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35 Cards in this Set

  • Front
  • Back
Briefly recap covalent bonding
-sharing of a pair of electrons
-strongest bond
-requires energy (releases it when broken; needs enzymes)
-can be polar or nonpolar
What is the definition of electronegativity?
-attraction of atom for electrons; the more electronegative, the greater the pull its nucleus exerts on electrons
What are nonpolar covalent bonds?
-atoms with similar electronegativities; electrons are equally shared
What are polar covalent bonds?
-unequal sharing of electrons due to dignificantly different electronegativities
What are ionic bonds?
-electrons donated/accepted to give full charges and outer shells
-important in osmotic changes
-easily broken in water and reforming the ions again
What are Hydrogen bonds?
-electrical attraction between partially charge H and full or partial neg charge on another (or same) molecule
-weakest of bonds
-hold DNA strands together
-in protein molecules, responsible for 2, 3, and quaternary structures
What are macromolecules made up of? And what makes these up?
What are some examples of macromolecues?
-nucleic acids
What are lipids known as and what are they composed of?
-fatty acids bonded to C3 (tertiary carbon) alcohol glycerol
-saturated means no c=c
-unsaturated means one or more c=c
What does amphipathic mean?
-hydrophilic and phobic
-important for cellular membranes
Describe Steroids (make-up and use).
-consist of four rings (5 or 6 C's) fused together and used as hormones in mammalian cells (testosterone, estradiol, progesterone)
Describe Sterols (make-up only)
-basically, steroids with an -OH functional group
-found in eukaryotic membranes
-rigid, planar molecules that provide rigidity to membranes
What is ergosterol?
-a sterol found in fungal membranes; target of many anti-fungal drugs
What are 6 functions of polysaccharides?
-long-term storage of chemical energy
-readily available energy source
-part of backbones of nucleic acids
-converted to amino acids
-form cell wall
-involved in intracellular interactions between animal cells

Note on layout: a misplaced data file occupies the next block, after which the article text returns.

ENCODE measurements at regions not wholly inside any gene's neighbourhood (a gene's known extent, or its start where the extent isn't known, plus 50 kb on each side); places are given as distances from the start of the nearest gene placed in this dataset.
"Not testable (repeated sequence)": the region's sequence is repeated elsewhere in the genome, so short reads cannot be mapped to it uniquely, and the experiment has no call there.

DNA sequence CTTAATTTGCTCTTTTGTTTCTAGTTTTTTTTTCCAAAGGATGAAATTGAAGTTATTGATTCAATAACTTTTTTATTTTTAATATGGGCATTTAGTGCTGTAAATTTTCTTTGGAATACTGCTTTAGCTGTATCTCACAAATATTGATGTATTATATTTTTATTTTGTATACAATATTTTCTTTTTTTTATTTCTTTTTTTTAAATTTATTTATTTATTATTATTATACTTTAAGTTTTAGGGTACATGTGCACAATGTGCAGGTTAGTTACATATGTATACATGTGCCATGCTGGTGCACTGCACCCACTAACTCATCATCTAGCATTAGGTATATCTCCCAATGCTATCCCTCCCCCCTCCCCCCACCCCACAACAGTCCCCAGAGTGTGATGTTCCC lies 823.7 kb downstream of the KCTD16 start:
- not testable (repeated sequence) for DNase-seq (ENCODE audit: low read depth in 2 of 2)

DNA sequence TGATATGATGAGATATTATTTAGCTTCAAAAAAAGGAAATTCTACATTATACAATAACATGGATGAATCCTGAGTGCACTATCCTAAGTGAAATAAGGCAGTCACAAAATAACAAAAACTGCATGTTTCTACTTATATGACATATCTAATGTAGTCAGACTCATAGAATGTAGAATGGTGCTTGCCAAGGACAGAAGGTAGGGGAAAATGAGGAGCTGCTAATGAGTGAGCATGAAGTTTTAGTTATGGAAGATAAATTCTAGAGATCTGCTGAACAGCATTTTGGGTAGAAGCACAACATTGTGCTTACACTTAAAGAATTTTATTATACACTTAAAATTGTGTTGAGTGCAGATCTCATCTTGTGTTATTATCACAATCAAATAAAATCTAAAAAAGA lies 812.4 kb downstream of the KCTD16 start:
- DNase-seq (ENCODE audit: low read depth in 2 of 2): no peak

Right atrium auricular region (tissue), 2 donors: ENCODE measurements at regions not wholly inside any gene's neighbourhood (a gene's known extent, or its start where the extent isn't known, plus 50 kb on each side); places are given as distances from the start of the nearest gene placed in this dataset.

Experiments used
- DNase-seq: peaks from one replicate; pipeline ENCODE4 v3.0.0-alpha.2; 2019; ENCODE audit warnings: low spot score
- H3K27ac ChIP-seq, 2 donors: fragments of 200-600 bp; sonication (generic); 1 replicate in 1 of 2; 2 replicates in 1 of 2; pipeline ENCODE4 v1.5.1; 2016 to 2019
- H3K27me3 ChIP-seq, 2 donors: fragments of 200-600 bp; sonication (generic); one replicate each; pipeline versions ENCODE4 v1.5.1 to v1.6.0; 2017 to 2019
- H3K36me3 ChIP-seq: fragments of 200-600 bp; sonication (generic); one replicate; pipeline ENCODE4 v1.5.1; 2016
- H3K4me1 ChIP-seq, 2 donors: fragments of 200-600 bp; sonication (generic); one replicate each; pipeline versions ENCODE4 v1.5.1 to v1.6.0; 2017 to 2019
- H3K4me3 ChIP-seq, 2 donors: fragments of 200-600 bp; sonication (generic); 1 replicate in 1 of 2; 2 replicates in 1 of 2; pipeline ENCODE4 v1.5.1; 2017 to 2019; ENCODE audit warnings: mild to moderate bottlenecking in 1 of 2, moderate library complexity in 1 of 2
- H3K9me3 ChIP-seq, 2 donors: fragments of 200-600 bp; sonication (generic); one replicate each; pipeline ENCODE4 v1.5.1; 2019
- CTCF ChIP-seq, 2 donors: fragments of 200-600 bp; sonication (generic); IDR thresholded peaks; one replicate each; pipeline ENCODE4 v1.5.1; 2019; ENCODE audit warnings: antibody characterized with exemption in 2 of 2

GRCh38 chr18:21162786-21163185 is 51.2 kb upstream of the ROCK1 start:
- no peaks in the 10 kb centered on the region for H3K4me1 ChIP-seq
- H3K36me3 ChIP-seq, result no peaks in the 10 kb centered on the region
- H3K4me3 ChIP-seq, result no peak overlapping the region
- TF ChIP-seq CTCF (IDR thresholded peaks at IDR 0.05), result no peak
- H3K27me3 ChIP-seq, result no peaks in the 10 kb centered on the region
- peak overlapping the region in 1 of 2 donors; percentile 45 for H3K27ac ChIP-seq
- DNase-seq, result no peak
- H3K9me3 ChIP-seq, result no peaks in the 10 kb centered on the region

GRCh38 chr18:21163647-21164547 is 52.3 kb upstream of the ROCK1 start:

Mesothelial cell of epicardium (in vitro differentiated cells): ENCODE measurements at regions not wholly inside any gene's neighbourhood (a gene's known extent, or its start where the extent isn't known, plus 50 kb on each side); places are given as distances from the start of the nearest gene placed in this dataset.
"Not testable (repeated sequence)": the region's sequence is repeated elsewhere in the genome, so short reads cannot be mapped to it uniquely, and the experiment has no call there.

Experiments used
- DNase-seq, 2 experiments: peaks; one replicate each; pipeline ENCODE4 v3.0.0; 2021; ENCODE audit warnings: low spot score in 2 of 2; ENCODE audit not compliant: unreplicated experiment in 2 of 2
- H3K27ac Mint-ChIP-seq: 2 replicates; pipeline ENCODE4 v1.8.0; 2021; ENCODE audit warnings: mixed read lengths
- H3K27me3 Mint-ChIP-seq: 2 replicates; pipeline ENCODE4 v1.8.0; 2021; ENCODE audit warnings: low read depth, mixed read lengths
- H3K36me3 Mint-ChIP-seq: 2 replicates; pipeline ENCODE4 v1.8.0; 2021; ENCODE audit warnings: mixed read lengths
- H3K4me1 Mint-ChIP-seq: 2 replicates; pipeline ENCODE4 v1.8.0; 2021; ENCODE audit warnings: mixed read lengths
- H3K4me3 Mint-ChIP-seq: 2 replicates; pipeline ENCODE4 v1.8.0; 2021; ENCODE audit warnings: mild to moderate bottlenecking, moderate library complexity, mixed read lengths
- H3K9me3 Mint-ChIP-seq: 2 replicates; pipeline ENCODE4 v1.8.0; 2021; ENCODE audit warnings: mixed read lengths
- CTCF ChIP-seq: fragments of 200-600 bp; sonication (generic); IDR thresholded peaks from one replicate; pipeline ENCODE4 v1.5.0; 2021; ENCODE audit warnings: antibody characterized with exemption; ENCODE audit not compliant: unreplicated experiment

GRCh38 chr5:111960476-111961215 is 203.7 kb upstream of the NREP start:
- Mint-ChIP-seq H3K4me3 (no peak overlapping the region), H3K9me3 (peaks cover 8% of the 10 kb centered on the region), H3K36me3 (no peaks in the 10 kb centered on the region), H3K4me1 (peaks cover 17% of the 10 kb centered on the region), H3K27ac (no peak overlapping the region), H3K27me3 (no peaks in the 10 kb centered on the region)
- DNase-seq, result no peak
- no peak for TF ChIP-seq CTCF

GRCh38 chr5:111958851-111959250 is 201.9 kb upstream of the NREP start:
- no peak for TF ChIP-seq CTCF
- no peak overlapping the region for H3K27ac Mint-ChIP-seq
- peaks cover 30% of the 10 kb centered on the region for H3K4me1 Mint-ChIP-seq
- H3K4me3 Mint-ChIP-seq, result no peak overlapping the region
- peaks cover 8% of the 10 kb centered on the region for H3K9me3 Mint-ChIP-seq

What are polysaccharides sometimes coupled with?
-with proteins= glycoproteins
-with lipids= glycolipids
What is responsible for forming the bonds in macromolecules?
What do starch, glycogen, and cellulose have in common?
-all composed of glucose
What does the stereochemistry of bonds determine in polysaccharides?
-whether poly-glucose becomes starch, glycogen or cellulose
What elements make up polypeptides and proteins?
-enzymatic catalysis
What functional groups make up amino acids?
What affects molecule interaction?
-amino group
-carboxyl group
-functional R group
*R groups affect how amino acids interact with one another and how protein interacts with other molecules
What are the 21 common amino acids?
-glycine -alanine
-valine -leucine
-isoleucine -serine
-threonine -aspartate
-asparagine -glutamate
-glutamine -cysteine
-selenocysteine -tyrosine
-methionine -phenylalanine
-tryptophan -lysine
-arginine -histidine
What are the two forms amino acids and sugars can exist in?
-optical isomers
*same chemical formula
What forms are synthesized and utilized amino acids in?
How about sugars?
-L form
-D form
*enzymes must be able to discriminate one form from another
How are peptide bonds formed?
-amino acids are polymerized into a polypeptide through the loss of a water molecule (dehydration)
What are the four structures of polypeptides and how are they held together?
-primary; peptide bonds
-secondary; folding and then held with H-bonds
-tertiary; folding and held with H-bonds, covalent S-S bond between cysteine AA, and interactions between R groups
-quaternary; interactions between 2 or more polypeptides and the same as 3' (no cysteine?)
What are the two structures of secondary structures?
Which one is strongest/rigid?
-alpha-helix structure (more flexible)
-beta-sheet structure (more rigid)
What can cause a protein to denature?
-extreme pH
-high temperature
What does denaturing do to proteins?
-causes loss of protein function by affecting sexondary, tertiary, and quaternary structures (NOT primary structure) of protein
*depending on harshness of denaturation, proteins can renature
What is so important about denaturing proteins since it is normally thought of as bad?
-important in destroying microbes
What and where are nucleic acids?
-information carriers of the cell
-found as polynucleotides of either DNA or RNA
What are nucleotids composed of?
-sugars, nitrogen bases, and phosphates
Besides DNA/RNA, what are nucleotides important for?
-important energy sources
-metabolic regulatory molecules
In DNA, does it exist as a single or double strand?
-How is it held together?
-base pairing between purines and pyrimidines by H-bonding hold it together
*A with T and G with C
RNA is single stranded, but was can lead to a secondary RNA structure?
-intrastrand base pairing
(A with U, G with C)
What does A, T, G, C, U stand for?